God created us in the beginning to live a life of fellowship forever with Him, but at the fall of man God's plan was ruined. Now we live in pain and grief, but God gave humans a way out when He sent His Son to die on the cross for everyone's sins. Humanly bodies mean nothing to God; He cares about His peoples' souls and whether or not they are living for Him. To God, each life is valuable, and He can use them at any time if they allow Him to. People can't say that life has value and then go kill a man as if his life didn’t. The quality of life, how old a person is or whether or not they have “earned” the right to live is not for man to decide. God is the ultimate judge and He will judge people for what really counts when they get to heaven. All that humans can do here on earth is live every day for God as if it was their last.
God is the creator of all life, and He rules over everyone, weather they wish to accept it or not, and for someone to decide that they want to end their life because they don’t like it, just makes them ignorant and selfish. In many cases, the person choosing to receive euthanasia is not even in a stable emotional or mental state, disabling them from making a reasonable decision. 
There are many verses in the Bible which display God's view of euthanasia, some include:
When God lists his commandments to His people-
- Exodus 20:13 “You shall not murder” 
Concerning God’s love of life and plan for all life-
- Genesis 2:9 “And the LORD God made all kinds of trees grow out of the ground—trees that were pleasing to the eye and good for food. In the middle of the garden were the tree of life and the tree of the knowledge of good and evil.” 
- Genesis 3:22 “And the LORD God said, "The man has now become like one of us, knowing good and evil. He must not be allowed to reach out his hand and take also from the tree of life and eat, and live forever.” 
- Genesis 3:24 “After he drove the man out, he placed on the east side of the Garden of Eden cherubim and a flaming sword flashing back and forth to guard the way to the tree of life.” 
The relationship of man and life-
- Genesis 2:7 “The LORD God formed the man from the dust of the ground and breathed into his nostrils the breath of life, and the man became a living being.” 
Distinction between the value of a human’s life and the value of the an animal's-
- Leviticus 24:21 “Whoever kills an animal must make restitution, but whoever kills a man must be put to death.” 
Concerning doctors who are being paid to perform euthanasia-
- Deuteronomy 27:25 “Cursed is the man who accepts a bribe to kill an innocent person. Then all the people shall say, 'Amen!'” 
God is judge-
- Hebrews 12:22-24 “22But you have come to Mount Zion, to the heavenly Jerusalem, the city of the living God. You have come to thousands upon thousands of angels in joyful assembly, 23 to the church of the firstborn, whose names are written in heaven. You have come to God, the judge of all men, to the spirits of righteous men made perfect, 24to Jesus the mediator of a new covenant, and to the sprinkled blood that speaks a better word than the blood of Abel.”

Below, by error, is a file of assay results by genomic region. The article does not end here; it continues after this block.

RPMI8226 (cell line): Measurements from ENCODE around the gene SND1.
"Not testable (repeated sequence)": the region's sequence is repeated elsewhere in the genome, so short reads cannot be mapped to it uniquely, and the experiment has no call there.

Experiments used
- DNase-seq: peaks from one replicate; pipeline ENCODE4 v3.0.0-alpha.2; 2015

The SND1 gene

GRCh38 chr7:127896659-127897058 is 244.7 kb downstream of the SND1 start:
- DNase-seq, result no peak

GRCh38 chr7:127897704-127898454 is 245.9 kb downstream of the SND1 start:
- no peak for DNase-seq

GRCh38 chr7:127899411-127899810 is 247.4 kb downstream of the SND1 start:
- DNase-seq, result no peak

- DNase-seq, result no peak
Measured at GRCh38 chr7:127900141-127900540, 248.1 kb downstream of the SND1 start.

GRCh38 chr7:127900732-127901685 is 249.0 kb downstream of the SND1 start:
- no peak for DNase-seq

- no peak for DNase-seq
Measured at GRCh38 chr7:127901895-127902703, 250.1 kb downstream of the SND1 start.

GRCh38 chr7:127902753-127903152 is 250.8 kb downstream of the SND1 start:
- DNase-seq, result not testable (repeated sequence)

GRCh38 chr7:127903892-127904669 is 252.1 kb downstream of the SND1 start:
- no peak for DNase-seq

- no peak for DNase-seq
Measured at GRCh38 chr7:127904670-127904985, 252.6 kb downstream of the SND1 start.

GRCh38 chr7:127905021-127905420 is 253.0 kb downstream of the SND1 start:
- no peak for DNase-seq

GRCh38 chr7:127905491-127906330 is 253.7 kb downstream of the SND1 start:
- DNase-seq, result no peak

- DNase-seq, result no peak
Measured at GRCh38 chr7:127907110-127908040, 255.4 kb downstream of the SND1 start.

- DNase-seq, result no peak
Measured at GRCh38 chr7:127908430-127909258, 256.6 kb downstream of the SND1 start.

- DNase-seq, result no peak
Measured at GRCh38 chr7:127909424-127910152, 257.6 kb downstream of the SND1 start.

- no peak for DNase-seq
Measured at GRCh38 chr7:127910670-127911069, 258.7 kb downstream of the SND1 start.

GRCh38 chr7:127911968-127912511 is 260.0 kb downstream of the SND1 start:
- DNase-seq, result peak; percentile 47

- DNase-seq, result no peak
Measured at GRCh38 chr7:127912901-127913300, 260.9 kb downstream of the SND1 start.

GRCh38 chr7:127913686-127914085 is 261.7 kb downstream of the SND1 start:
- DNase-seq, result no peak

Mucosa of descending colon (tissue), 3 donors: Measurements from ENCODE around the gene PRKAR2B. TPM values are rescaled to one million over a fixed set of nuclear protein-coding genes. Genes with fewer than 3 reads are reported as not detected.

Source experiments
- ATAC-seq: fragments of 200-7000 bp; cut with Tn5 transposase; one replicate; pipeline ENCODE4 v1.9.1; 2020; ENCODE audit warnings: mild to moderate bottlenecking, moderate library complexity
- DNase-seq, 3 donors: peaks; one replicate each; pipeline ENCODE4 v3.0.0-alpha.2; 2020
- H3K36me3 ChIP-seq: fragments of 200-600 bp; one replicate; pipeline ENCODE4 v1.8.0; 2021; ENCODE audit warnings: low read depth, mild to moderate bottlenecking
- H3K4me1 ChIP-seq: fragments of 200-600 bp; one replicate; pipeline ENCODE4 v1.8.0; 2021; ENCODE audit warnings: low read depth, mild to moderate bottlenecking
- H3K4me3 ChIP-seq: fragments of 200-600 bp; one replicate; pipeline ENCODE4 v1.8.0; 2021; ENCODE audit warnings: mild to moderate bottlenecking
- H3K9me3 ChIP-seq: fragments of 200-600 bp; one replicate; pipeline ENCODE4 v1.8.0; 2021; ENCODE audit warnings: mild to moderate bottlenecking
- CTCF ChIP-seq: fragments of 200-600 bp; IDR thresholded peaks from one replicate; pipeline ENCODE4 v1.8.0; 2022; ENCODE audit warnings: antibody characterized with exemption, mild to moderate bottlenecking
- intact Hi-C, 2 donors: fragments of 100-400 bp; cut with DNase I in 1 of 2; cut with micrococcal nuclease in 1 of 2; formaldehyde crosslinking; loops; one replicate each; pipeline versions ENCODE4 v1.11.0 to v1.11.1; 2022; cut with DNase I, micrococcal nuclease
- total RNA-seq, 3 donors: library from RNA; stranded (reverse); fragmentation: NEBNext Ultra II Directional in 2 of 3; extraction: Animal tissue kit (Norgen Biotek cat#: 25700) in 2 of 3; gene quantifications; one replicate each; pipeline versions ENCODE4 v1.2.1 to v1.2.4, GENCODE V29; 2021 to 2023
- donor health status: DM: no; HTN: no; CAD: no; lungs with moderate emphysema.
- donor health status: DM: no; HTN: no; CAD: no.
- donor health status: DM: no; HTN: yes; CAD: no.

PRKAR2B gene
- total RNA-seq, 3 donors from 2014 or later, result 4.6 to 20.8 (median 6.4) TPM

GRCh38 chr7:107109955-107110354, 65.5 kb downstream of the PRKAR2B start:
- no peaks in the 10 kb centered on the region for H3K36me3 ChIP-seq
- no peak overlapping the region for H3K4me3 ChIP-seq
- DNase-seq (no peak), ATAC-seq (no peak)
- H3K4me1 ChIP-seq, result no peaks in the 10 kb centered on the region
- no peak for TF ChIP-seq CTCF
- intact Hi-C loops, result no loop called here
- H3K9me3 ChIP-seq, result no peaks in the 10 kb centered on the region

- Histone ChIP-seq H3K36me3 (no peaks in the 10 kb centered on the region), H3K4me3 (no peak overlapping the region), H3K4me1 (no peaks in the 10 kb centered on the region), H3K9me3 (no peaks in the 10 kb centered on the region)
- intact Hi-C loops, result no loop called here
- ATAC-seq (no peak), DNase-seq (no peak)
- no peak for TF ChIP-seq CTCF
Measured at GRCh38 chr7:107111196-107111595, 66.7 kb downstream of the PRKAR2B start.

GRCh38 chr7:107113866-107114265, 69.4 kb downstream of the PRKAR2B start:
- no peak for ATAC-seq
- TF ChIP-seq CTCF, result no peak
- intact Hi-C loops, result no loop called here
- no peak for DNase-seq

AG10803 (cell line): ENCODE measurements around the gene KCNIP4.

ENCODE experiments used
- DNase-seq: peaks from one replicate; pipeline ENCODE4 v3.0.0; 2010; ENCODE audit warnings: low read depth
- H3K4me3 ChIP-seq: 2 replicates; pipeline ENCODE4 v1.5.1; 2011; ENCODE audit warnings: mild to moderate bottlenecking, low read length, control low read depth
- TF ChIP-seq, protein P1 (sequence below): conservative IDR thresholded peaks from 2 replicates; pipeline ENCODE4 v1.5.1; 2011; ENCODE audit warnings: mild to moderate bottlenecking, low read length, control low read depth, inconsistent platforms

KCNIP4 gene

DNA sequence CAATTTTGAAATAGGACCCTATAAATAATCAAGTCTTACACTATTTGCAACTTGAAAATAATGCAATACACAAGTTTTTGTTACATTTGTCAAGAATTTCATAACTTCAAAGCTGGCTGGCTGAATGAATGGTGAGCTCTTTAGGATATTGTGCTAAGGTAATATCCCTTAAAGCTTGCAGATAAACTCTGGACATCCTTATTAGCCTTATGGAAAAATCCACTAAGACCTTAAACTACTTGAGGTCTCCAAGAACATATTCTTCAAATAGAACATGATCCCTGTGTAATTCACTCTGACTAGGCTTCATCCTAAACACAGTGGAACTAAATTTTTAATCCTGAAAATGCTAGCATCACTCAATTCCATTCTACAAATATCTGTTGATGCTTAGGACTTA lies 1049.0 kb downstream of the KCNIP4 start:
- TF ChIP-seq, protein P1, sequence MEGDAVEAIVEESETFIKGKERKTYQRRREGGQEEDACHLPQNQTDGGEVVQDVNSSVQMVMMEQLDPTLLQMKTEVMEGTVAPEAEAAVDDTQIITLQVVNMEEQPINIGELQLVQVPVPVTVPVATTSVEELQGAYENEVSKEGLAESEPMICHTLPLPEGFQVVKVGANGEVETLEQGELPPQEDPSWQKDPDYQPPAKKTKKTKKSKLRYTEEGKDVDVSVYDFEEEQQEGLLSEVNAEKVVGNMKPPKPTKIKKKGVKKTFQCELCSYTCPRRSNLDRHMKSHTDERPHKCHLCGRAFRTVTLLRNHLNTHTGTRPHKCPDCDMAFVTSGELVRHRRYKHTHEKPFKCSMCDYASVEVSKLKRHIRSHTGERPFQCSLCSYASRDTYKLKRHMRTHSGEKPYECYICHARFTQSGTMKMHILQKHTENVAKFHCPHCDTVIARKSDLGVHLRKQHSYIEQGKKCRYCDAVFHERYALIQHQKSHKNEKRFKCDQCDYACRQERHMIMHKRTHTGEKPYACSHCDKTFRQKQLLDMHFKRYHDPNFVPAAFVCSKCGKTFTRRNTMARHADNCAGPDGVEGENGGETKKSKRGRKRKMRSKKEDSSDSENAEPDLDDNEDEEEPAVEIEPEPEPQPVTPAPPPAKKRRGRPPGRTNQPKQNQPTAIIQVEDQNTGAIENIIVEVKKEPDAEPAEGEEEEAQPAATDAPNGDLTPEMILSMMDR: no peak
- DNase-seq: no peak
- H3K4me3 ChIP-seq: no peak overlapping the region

- 1Peter 4:6 “For this is the reason the gospel was preached even to those who are now dead, so that they might be judged according to men in regard to the body, but live according to God in regard to the spirit.” 
In America, there have been many disputes concerning euthanasia, but the most famous is the case of Terri Schiavo. Terri Schiavo started out as a forty-one year old woman living in Florida with an injured brain, and whose end began a twelve-year court battle.
In February of 1990, at age twenty-six, Terri Schiavo collapsed at her home and oxygen was cut off to her brain for several minutes. The cause of the collapse is disputed, Michael Schiavo, Terri’s husband, blames a cardiac arrest provoked by a potassium imbalance associated with bulimia. Terri’s parents, the Schindlers, suggest that Michael tried to strangle her, based on a testimony by a neurologist that said Terri had suffered a neck injury when she was admitted to the hospital.
By May 1998, Michael filed a petition to remove Terri’s feeding tube, which her parents opposed. It was concluded through Dr. Jeffery Karp and Dr. Vincent Gambone’s study of Terri’s condition, that she was in a persistent vegetative state as defined by Florida Statutes as having the “absence of voluntary action” and the “inability to communicate or interact purposefully.”
It was found that there was no human possibility for Terri’s condition to improve, and worse, that Michael’s decisions to have Terri euthanized might have been affected by his potential to inherit what remained of Terri’s estate.